Pretoria — Lonmin mine security had not expected protesting miners at Marikana in the North West to gather and strike on August 12, 2012, the Farlam Commission of Inquiry heard on Monday.
"Never had it happened that strikers would gather on a Sunday and have a go at the property. Previously, the strikers would rest and resume their action on a Monday," Lonmin mining security manager Henry Mntunaye Blou said.
"Up to that point, my thinking was that the strikers, as they were gathering, would just have a dance to show force and would disperse."
Blou was cross-examined by Karel Tip, for the National Union of Mineworkers, at the inquiry's public hearings in Pretoria.
"We already know that by 10 August  you and Mr Sinclair registered that this was an unusually large number of strikers and that their mood was unusually threatening," said Tip.
"Didn't you have to displace your views about what happened in the past? Should you have anticipated the worst? Isn't that your duty and what scenario planning is about?"
Blou responded: "We were caught by surprise. We were caught unawares. We never anticipated that Lonmin employees would be armed on a Sunday."
Commission chairman retired judge Ian Farlam said Blou was not answering the question.
Tip said if Blou realised that the protesters' behaviour was uncharacteristic, the security should have implemented special measures for the "uncharted territory".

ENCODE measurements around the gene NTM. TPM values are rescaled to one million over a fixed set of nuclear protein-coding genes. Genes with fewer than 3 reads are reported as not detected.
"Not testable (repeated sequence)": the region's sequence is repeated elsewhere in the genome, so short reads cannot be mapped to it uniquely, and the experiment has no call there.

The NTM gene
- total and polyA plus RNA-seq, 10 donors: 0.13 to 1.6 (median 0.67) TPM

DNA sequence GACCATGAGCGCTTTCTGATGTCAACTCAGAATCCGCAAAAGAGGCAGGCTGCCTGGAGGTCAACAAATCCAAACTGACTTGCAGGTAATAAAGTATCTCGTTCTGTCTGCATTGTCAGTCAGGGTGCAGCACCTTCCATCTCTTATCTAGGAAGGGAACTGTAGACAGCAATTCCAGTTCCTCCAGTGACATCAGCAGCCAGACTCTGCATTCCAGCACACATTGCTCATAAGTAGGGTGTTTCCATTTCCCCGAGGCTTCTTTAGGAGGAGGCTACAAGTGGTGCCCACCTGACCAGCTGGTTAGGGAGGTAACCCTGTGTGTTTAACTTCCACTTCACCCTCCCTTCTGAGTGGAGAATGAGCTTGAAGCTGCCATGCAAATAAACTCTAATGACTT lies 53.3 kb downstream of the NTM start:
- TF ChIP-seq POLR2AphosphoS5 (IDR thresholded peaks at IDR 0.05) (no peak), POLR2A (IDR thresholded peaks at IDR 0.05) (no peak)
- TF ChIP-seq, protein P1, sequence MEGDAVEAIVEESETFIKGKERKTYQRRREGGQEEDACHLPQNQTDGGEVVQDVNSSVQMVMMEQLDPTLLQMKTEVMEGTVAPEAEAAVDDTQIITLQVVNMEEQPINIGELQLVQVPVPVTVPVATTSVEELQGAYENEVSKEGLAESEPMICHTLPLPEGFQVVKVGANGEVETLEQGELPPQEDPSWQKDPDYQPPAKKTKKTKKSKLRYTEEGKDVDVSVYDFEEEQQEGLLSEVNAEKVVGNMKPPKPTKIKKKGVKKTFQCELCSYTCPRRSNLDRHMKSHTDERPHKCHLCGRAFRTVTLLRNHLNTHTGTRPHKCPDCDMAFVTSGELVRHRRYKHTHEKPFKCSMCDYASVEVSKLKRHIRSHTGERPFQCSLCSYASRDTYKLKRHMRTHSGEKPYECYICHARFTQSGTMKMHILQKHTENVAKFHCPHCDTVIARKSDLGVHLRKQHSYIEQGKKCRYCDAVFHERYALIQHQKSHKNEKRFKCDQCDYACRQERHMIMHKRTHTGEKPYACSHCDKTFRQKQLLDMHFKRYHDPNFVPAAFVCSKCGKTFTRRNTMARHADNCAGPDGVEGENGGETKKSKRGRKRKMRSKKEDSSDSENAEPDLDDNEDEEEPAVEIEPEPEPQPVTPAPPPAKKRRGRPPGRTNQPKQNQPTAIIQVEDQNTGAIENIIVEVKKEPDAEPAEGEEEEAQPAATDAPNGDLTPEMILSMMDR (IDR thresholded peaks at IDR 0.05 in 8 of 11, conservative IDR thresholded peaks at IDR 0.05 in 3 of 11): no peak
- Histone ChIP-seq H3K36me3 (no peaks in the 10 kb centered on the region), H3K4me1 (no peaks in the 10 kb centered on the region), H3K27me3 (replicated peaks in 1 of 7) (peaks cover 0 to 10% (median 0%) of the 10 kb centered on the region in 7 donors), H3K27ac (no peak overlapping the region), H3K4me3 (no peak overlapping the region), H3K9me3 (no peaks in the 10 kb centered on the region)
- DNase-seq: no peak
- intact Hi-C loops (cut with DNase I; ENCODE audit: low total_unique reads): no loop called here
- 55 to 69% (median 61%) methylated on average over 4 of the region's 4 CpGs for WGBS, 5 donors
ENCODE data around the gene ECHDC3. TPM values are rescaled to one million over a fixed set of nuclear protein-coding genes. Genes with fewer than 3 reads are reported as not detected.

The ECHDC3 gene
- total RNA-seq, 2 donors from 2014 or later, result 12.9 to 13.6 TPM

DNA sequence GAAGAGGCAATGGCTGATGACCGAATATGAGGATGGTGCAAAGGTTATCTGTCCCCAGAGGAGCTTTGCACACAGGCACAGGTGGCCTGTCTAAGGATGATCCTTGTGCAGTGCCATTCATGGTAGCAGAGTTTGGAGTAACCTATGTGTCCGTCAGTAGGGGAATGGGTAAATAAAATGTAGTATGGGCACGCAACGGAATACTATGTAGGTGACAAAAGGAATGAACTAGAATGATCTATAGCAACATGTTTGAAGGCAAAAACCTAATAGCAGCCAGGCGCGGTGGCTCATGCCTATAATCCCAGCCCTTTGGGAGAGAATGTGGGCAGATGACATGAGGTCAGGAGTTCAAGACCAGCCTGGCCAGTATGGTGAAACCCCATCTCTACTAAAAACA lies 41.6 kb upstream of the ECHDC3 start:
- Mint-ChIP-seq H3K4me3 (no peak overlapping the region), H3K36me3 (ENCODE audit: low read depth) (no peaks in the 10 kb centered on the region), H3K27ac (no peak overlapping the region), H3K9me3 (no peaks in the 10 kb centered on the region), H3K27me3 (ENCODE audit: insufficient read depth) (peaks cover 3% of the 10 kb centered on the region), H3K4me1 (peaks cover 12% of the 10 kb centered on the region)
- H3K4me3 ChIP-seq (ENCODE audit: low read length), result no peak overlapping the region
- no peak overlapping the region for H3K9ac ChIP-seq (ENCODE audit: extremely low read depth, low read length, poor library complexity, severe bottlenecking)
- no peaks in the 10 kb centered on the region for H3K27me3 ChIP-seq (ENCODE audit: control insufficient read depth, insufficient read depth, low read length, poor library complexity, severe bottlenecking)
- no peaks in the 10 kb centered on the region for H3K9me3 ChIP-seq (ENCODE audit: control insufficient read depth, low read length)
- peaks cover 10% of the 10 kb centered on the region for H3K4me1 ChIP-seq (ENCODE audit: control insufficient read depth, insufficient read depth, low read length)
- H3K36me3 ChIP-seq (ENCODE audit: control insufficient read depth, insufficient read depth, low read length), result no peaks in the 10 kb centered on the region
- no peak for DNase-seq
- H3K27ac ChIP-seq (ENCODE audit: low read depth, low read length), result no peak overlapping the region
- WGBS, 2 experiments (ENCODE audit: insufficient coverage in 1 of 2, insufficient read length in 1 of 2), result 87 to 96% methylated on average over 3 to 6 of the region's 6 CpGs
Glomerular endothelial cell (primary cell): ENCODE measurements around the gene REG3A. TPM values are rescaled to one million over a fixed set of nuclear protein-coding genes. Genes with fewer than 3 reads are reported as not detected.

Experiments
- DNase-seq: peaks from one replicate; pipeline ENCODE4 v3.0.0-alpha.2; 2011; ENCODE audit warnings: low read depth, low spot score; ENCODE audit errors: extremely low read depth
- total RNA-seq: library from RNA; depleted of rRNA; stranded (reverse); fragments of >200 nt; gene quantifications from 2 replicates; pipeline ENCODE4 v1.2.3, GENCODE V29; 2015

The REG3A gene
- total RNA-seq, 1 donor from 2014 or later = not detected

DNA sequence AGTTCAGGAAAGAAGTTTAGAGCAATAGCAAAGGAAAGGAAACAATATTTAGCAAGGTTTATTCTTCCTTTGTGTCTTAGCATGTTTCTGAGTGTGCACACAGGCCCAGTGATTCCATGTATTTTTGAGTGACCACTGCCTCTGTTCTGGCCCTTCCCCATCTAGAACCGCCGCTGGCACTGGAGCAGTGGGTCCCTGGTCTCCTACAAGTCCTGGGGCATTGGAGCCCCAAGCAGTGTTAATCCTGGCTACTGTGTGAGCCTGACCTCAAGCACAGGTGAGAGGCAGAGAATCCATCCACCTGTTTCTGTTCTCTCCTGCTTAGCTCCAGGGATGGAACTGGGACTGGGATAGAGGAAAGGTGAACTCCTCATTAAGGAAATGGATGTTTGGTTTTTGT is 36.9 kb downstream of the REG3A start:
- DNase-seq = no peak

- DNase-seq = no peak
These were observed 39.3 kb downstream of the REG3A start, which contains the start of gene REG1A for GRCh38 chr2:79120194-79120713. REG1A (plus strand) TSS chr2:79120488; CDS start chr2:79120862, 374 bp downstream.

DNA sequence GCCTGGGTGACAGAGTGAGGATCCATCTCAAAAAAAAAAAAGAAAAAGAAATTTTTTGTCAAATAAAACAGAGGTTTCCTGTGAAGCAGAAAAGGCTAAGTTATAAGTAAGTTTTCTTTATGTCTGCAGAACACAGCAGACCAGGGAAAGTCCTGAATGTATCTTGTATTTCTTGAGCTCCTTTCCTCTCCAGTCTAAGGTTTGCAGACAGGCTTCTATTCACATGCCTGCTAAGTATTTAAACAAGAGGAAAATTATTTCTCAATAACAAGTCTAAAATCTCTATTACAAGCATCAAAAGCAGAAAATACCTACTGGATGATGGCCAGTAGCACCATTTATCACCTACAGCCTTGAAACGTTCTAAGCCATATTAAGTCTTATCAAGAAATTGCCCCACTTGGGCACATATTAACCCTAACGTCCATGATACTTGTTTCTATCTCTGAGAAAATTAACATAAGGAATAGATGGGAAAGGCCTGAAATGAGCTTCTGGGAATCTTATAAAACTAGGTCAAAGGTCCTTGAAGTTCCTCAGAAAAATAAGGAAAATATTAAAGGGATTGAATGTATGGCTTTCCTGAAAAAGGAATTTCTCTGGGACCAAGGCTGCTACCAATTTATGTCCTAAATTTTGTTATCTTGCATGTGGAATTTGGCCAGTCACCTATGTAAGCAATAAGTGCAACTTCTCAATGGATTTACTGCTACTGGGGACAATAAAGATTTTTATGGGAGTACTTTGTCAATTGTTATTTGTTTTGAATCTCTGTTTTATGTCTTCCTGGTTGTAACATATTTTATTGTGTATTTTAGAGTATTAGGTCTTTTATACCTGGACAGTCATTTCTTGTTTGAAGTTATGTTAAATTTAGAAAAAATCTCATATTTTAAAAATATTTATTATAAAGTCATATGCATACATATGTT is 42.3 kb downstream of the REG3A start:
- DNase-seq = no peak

Blou responded: "We should have done that. On Friday when the strikers were dispersing, we were walking among them. On Saturday, after the attack at Wonderkop, our teams were also walking in and among the strikers."
"On Sunday morning, we were still of the view that we had a good rapport and that the strikers would listen and again listen to us as has been history. I believe we should have taken a different view, we did not."
Lonmin guards, Frans Mabelani and Hassan Fundi were killed during a confrontation with the strikers on August 12, a Sunday. In that week, eight other people -- two policemen and mineworkers -- were killed in unrest related to the strike.
The commission, chaired by Farlam, is investigating the deaths of 44 people killed during the strike-related unrest in August 2012.
Thirty-four people, mostly striking mineworkers, were shot dead in a clash with police on August 16, 2012.
Over 70 people were wounded and over 200 were arrested. Police were apparently trying to disperse them.